General Discussion

Battle of the Buds (moved from the Outer Bouroughs board)


General Discussion 3

Battle of the Buds (moved from the Outer Bouroughs board)

Bob Martinez | Aug 17, 2001 06:53 PM

As part of a restaurant review a few weeks back I included a discussion about the 100 year old legal battle between Anheuser-Busch and the small traditional brewery of Budweiser Budvar in the Czech Republic over the legal rights to use the name "Budweiser". After more than a 60 year absence Budvar is again being marketed in the U.S. under the name "Czechvar". IMO Czechvar, while a lesser beer than the draft variety available in Europe, is an excellent beer and definitely worth a taste. Sales in the U.S. have been good and Budvar is expanding their distribution

Jim Dorch recently responded to my original post and since the discussion really didn't belong on the Outer Bouroughs board I've moved it here. (There's a link to Jims' original post below.)

Hello Jim. At your suggestion I’ve done a bit of web research to back up my original post regarding the stormy history between the St. Louis Budweiser and traditional brewer of Budweiser Budvar in the Czech republic. I’ll put your original remarks are in quotes followed by my reply. The web references will follow. I’m not a big fan of the products of A-B or their business practices so please excuse my tone. It’s directed at A-B, not at you.

1. “I believe if you check a bit, you'll find that Anheuser-Busch's Budweiser brand predates Budweiser Budvar.”

The international courts don’t seem to be impressed by this. The Budweiser name was established as a regional appellation, applied to the product of the town of Budweis, for centuries before the concept of “trademark” was a gleam in a patent attorney’s eye, and as a result Budvar has won the right to use the “Budweiser” name in 60 countries. Anheuser Busch’s position can be boiled down to “Hey, if you guys were too stupid to trademark your name that’s just too bad. It’s ours now.” I guess the concept of tradition carries more weight in Europe than it does here.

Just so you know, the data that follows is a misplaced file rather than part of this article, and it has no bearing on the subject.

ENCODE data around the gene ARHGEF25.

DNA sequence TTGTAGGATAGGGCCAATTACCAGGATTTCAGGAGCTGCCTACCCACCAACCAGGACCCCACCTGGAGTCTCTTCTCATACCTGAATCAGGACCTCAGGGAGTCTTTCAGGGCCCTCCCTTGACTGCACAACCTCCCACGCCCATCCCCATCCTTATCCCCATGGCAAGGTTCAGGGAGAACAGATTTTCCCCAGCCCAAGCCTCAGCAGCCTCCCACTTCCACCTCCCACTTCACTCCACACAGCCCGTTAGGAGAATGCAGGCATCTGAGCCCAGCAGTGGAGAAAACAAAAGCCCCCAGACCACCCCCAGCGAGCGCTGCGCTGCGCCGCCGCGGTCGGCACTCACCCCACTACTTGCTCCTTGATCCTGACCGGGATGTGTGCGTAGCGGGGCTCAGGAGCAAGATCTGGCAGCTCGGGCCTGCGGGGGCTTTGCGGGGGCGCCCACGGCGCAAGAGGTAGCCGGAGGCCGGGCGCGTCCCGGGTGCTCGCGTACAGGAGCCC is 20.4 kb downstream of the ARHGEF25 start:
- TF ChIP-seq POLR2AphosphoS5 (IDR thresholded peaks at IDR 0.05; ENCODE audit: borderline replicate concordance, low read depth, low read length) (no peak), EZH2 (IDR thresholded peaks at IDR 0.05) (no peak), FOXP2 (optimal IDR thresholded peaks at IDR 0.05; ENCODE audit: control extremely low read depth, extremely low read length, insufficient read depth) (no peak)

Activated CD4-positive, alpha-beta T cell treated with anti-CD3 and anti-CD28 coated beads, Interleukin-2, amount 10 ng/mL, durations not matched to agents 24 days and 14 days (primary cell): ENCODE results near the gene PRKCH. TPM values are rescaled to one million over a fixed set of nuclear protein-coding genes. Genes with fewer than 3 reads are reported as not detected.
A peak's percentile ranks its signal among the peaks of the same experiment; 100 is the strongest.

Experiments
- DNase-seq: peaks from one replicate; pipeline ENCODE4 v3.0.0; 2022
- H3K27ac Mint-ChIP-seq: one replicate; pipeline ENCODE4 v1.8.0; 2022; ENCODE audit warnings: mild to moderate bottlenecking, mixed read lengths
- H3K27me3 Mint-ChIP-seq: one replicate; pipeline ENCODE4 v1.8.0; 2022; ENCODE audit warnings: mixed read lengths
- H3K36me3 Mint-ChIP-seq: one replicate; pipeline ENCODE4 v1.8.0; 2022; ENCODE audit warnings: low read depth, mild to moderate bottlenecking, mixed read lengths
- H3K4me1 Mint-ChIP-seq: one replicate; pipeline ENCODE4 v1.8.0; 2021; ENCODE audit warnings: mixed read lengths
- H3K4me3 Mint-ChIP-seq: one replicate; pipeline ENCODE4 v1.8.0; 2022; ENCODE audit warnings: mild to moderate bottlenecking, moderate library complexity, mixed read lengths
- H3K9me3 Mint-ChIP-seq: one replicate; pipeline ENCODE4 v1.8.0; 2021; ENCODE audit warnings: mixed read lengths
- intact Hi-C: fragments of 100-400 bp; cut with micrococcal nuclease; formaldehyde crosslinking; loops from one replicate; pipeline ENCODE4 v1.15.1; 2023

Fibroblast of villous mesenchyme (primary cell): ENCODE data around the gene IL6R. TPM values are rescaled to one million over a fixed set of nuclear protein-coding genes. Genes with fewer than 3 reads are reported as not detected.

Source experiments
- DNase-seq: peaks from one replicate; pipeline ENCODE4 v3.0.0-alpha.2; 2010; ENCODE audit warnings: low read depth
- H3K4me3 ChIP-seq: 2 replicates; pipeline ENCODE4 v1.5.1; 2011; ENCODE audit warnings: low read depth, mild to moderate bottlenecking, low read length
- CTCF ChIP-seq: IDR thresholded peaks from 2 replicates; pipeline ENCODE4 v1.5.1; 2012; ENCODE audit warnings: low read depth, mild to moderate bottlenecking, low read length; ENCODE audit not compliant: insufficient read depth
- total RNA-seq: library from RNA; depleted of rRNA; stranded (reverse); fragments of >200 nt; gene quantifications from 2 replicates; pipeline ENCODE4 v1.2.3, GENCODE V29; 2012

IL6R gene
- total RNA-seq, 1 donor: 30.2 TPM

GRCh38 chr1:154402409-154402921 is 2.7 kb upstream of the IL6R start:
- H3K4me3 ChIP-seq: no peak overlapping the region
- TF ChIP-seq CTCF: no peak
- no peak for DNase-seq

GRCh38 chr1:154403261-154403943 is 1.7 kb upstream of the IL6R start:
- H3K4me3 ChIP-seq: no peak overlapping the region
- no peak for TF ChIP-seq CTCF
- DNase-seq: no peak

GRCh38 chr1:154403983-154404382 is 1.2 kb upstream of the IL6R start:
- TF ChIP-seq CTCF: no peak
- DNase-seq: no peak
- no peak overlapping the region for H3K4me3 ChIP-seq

In 1547 King Ferdinand I of Bohemia contracted with the brewers of the town of Budweis to brew beer for him and allowed them to call their brew “The Beer of Kings.” Alas, the naïve townsfolk neglected to copyright their slogan and Adolphus Busch felt free to borrow it along with the name of their town.

2. “Also, the pilsner style, under which I think Budweiser Budvar would broadly fit, was invented around the mid-1840s, so it's nothing like an 800-year-old style.”

I could find no mention of a change in brewing style for Budvar anywhere on the web. In any case my point was not that the Anheuser Busch people pirated Budweiser Budvars’ formula. (If they had, they would be producing a much better beer.) Adolphus Busch merely took the name of their town and stuck it on his label.

I could go on in this vein for awhile but I think if you’re interested you should go directly to my sources.

Some of the content above came from a web article by George Cerny ( which contains lots of amusing details of Anheuser Buschs’ heavy handed attempt to soften up Budvar for a takeover attempt by showering the town of Budweis with millions of dollars worth of gifts. (I believe this story was on 60 Minutes about 6 or 7 years ago as well.)

Most of my facts came from an extensive article by Roger Protz. (

As you know, Roger is President of the British Guild of Beer Writers and editor of the famous “Good Beer Guide.” In your position as co-chair of the Guild of North American Beer Writers I’m sure you’re familiar with his work and may even know him personally.


Want to stay up to date with this post?